Holgate Glacier, Alaska

Day 2 of Le Soleal’s unplanned stay in port in Seward, Alaska. The vast majority of the passengers are taking chartered catamarans to see the Holgate Glacier, which was our planned ship itinerary yesterday. Other options are wandering around Seward, or watching the Mount Marathon. It’s the 4th of July holiday in Alaska, so Seward should be busy.

Seward is a sea town, so the marina is sizeable, with many tourism vessels, small fishing trawlers, sports fishing vessels, and many private yachts. It is also popular with Stellar Sea Lions, who are thrown fish scraps from the fishing trawlers.

Ponant has chartered 4 or 5 catamarans that take visitors to Holgate Glacier, and provide lunch, drinks and snacks during the 6 hour return trip. The one thing they can’t control is the weather, which is foggy the whole way until we are nearer to the glacier. The smog from the forest fires has lifted slightly, but the higher peaks around the valley are still hazy.

There is plenty of wildlife to be seen along the way, and the captain of the catamaran knows where to find them all, despite the fog. Puffins, Stellar Sea Lions, and masses of kittywakes are seen along the way.

At Holgate Glacier, which still reaches the waterline in one place, evidence of the retreat of the glacier can be seen in the rapidly disappearing ‘fingers’ of the glacier up the mountain, creating many fast running waterfalls of melting glacial waters. A mountain goat and her kid can be seen picking their way across the rocks, and the ice that has calved from the glacier is home for Harbor seals and their recently born pups.

The seals attract transient orcas, which are hunting around the fjord. We track them to a small island near Holgate Glacier, but can’t get a particularly good view of them as they are moving quickly. The transient orcas are constantly moving and it is difficult to predict their direction of travel. The difference in behaviours between transient orcas and resident populations that we saw on the way to Attu Island are evident. Attu Island seems a long time ago now.

There is a sizeable population of Stellar Sea Lions near an amazing rock formation called Cathedral Rock, which the captain visits on the way back to Seward.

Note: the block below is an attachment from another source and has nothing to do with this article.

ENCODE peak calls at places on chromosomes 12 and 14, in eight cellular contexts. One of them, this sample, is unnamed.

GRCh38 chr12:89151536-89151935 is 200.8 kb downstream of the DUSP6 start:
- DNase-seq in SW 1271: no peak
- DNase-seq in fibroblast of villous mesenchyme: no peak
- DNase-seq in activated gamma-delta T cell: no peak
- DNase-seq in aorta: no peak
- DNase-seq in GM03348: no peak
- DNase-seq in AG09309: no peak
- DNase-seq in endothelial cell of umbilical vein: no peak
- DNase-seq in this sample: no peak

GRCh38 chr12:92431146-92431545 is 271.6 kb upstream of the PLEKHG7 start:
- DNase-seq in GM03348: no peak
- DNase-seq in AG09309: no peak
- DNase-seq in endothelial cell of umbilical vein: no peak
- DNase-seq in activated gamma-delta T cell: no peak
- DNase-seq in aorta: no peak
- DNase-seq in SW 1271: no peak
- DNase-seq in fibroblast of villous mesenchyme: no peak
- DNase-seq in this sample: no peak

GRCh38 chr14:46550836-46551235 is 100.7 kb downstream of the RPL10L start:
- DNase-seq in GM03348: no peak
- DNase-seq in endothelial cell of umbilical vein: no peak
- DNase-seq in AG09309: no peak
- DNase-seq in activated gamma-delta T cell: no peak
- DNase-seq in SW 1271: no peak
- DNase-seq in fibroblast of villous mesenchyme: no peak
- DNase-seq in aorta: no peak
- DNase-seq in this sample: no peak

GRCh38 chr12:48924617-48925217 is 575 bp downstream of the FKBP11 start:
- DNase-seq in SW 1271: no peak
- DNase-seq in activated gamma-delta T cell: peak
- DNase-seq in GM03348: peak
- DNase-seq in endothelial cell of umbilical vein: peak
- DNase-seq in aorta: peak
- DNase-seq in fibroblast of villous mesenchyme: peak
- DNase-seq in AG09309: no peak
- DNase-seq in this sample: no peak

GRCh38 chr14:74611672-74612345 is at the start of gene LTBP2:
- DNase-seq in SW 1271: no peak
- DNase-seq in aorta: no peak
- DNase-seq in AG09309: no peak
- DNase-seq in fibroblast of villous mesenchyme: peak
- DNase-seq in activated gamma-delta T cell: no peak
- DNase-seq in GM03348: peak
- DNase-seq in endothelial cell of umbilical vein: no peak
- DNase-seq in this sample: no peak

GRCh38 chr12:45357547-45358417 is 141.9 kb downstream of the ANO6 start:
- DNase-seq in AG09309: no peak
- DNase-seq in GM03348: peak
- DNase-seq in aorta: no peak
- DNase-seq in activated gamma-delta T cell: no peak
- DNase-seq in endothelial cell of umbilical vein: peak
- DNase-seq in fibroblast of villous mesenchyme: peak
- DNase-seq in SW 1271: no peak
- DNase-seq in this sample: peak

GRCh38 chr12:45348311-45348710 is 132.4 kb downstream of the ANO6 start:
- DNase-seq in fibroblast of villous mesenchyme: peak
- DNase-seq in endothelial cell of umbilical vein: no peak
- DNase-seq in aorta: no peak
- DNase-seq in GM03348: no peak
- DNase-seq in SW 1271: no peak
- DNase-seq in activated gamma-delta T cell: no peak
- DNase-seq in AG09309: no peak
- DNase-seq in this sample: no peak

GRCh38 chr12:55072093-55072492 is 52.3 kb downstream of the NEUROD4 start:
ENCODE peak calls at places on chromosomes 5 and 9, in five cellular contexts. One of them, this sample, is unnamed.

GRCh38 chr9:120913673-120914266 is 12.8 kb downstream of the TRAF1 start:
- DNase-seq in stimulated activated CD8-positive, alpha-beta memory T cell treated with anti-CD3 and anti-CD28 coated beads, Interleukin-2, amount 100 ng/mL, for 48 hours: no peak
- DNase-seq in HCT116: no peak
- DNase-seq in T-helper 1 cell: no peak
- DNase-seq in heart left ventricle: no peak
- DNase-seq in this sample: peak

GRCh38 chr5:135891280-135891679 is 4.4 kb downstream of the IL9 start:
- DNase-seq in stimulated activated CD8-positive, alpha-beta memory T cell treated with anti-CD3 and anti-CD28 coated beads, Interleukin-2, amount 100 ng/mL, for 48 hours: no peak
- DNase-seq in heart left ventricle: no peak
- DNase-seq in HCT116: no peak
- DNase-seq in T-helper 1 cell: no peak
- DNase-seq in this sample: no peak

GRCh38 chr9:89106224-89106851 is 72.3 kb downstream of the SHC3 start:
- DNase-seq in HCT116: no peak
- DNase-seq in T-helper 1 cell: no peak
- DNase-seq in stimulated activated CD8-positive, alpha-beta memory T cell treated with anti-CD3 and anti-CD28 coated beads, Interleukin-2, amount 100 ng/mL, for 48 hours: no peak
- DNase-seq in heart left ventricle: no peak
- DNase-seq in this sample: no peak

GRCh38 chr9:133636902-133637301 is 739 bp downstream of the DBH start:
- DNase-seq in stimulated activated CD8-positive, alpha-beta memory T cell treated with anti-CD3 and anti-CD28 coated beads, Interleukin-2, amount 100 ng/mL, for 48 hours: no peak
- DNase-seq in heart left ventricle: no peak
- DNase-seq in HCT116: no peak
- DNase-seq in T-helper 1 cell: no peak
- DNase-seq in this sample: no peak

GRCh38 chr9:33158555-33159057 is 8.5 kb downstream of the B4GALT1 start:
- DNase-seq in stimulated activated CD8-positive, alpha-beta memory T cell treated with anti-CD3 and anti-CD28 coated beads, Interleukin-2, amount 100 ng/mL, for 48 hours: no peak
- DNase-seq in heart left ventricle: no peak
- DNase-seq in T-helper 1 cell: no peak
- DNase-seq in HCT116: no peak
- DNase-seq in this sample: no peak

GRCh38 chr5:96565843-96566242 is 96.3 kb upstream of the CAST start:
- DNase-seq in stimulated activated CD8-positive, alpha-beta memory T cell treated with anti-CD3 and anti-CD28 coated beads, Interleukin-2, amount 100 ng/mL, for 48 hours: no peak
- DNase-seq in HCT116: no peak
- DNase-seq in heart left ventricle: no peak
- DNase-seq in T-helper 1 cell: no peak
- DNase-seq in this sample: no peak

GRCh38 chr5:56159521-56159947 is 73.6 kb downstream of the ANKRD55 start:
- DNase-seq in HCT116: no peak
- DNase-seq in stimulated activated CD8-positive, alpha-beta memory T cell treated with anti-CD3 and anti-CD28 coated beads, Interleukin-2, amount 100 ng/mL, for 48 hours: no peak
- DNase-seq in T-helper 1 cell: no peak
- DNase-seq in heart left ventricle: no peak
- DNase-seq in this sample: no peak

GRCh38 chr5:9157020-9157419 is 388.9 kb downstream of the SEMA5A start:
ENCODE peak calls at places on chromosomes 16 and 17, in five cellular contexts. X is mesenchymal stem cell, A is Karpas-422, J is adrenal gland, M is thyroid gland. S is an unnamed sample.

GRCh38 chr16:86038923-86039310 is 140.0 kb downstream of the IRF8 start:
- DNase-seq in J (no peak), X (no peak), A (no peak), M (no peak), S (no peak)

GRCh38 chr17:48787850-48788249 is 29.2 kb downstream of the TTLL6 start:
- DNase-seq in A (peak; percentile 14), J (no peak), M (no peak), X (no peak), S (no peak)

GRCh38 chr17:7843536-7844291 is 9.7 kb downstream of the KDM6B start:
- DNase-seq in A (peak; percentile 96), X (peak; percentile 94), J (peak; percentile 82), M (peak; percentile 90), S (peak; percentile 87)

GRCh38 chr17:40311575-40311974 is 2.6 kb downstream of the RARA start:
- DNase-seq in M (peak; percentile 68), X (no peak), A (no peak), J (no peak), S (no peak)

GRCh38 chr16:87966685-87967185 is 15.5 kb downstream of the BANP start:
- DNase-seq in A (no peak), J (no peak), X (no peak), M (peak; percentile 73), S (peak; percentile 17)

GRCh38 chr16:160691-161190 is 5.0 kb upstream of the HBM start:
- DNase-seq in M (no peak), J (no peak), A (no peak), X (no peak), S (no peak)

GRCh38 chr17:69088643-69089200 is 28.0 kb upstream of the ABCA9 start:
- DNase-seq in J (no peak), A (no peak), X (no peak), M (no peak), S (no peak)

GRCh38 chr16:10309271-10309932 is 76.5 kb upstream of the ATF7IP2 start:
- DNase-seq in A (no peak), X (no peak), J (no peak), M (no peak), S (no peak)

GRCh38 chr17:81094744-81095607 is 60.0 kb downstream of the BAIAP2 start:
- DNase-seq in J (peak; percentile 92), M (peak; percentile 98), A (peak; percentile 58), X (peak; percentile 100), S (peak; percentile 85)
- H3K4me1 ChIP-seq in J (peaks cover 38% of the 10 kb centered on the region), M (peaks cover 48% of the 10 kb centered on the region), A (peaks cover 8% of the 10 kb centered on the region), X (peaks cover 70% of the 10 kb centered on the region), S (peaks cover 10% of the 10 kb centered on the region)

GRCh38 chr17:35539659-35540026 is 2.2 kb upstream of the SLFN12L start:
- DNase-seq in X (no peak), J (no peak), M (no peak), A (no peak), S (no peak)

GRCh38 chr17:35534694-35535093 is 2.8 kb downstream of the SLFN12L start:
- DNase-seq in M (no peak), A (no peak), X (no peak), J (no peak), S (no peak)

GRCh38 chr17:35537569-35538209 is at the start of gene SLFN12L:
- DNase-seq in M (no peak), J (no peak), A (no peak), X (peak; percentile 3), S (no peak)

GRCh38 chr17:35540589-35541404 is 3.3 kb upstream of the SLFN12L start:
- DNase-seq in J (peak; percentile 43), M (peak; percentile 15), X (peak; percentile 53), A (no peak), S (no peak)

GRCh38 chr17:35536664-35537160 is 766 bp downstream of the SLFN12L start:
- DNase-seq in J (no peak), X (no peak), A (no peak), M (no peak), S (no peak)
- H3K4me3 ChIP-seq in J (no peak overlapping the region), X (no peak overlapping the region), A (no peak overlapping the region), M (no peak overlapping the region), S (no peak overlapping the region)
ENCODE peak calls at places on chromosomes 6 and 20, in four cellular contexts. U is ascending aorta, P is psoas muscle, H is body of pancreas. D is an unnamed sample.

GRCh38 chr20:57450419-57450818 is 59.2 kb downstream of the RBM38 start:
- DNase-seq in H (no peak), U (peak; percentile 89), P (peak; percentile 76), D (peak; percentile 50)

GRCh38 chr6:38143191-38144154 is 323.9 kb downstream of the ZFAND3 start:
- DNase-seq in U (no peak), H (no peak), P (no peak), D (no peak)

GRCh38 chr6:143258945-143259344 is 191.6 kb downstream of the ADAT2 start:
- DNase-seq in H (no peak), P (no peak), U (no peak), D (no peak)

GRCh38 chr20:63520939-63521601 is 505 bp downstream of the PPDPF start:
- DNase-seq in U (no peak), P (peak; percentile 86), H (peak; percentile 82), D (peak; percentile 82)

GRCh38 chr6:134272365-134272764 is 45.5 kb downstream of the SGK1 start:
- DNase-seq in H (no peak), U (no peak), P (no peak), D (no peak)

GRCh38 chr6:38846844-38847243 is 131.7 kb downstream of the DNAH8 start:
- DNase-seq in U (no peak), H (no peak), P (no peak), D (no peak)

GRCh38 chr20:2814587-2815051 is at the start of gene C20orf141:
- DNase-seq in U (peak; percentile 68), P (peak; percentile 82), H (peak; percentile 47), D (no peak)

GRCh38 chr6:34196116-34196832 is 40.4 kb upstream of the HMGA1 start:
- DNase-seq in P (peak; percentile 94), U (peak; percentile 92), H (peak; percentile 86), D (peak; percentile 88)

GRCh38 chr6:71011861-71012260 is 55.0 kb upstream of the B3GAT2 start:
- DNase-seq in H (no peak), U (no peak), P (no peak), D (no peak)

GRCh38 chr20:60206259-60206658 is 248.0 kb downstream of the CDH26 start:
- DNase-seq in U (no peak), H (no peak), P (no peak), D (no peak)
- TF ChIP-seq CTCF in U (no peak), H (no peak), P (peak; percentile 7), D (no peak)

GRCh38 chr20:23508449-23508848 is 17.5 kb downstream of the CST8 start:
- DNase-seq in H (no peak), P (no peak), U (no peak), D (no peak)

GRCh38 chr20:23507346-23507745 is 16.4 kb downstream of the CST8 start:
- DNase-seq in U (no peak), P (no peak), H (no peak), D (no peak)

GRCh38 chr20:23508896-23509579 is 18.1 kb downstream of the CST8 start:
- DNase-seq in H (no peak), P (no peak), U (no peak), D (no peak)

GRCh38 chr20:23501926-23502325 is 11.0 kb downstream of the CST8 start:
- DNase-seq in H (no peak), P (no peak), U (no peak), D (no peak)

As we are turning to head back to Seward, the captain spots a young humpback whale, which we only have time to see briefly. Nearer to Seward, the smog has cleared a little, and a sea otter is munching on sea urchins.

Back in Seward, ‘all on board’ is 5:30pm for a 6pm departure. There is time though to walk back from the marina to the wharf where Le Soleal awaits, and to check out the terminus of the Alaska Railroad.

6pm comes and goes, with an announcement that the surveyors are still on board and working, and we won’t know more until 8pm. 8pm comes and goes, with a side conversation that we are waiting for a combination of welded steel and some kind of sealant to dry on the bulb of the ship. This is the part that protrudes from the bow of the ship that can be seen here with some fur seals in residence on it. It seems that we are literally waiting for ‘paint to dry’.

We will miss two planned calls, one at Icy Bay, the other at Elfin Cove, but we have had all that was planned and more in the Aleutians, in good weather. There are a lot of rumblings about the potential to miss flights in Juneau, but unless we are more than 4-6 hours late to arrive in Juneau, the two charter flights that are both in the afternoon should be ok.

At 10pm, we finally untie and push away from the wharf in Seward, where fog now completely blankets the town. It is an eerie departure in zero visibility from the town that has hosted our unplanned arrival for the last two days. Now we start the non-stop run across the Gulf of Alaska to Juneau for disembarkation in about 36 hours.

This entry was posted in Alaska and tagged , , , , , , , , , , , , , , , , , , , , , , , , , , , , , , , .